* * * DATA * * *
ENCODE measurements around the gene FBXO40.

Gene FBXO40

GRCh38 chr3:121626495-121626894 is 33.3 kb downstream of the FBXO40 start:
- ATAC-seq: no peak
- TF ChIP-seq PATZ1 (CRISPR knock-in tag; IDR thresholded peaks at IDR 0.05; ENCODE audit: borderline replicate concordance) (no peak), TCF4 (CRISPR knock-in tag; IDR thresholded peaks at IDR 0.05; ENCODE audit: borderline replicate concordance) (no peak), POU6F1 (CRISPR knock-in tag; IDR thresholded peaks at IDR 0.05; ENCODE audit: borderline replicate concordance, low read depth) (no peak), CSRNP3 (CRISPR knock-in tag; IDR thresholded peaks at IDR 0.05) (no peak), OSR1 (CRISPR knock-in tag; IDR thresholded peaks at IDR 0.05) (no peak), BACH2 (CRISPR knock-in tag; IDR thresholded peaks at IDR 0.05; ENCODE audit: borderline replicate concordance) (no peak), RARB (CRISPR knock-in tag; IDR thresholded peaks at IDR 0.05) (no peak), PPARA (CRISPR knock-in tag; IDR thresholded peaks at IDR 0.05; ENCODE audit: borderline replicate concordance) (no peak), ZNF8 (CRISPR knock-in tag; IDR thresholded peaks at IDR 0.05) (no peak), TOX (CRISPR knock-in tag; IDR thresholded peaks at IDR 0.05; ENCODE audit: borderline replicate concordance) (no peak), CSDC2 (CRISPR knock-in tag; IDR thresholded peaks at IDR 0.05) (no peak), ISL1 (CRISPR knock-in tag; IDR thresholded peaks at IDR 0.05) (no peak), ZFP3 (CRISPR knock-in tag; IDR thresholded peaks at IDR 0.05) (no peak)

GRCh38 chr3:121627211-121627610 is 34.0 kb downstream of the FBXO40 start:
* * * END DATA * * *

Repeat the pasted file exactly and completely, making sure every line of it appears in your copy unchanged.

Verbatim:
ENCODE measurements around the gene FBXO40.

Gene FBXO40

GRCh38 chr3:121626495-121626894 is 33.3 kb downstream of the FBXO40 start:
- ATAC-seq: no peak
- TF ChIP-seq PATZ1 (CRISPR knock-in tag; IDR thresholded peaks at IDR 0.05; ENCODE audit: borderline replicate concordance) (no peak), TCF4 (CRISPR knock-in tag; IDR thresholded peaks at IDR 0.05; ENCODE audit: borderline replicate concordance) (no peak), POU6F1 (CRISPR knock-in tag; IDR thresholded peaks at IDR 0.05; ENCODE audit: borderline replicate concordance, low read depth) (no peak), CSRNP3 (CRISPR knock-in tag; IDR thresholded peaks at IDR 0.05) (no peak), OSR1 (CRISPR knock-in tag; IDR thresholded peaks at IDR 0.05) (no peak), BACH2 (CRISPR knock-in tag; IDR thresholded peaks at IDR 0.05; ENCODE audit: borderline replicate concordance) (no peak), RARB (CRISPR knock-in tag; IDR thresholded peaks at IDR 0.05) (no peak), PPARA (CRISPR knock-in tag; IDR thresholded peaks at IDR 0.05; ENCODE audit: borderline replicate concordance) (no peak), ZNF8 (CRISPR knock-in tag; IDR thresholded peaks at IDR 0.05) (no peak), TOX (CRISPR knock-in tag; IDR thresholded peaks at IDR 0.05; ENCODE audit: borderline replicate concordance) (no peak), CSDC2 (CRISPR knock-in tag; IDR thresholded peaks at IDR 0.05) (no peak), ISL1 (CRISPR knock-in tag; IDR thresholded peaks at IDR 0.05) (no peak), ZFP3 (CRISPR knock-in tag; IDR thresholded peaks at IDR 0.05) (no peak)

GRCh38 chr3:121627211-121627610 is 34.0 kb downstream of the FBXO40 start: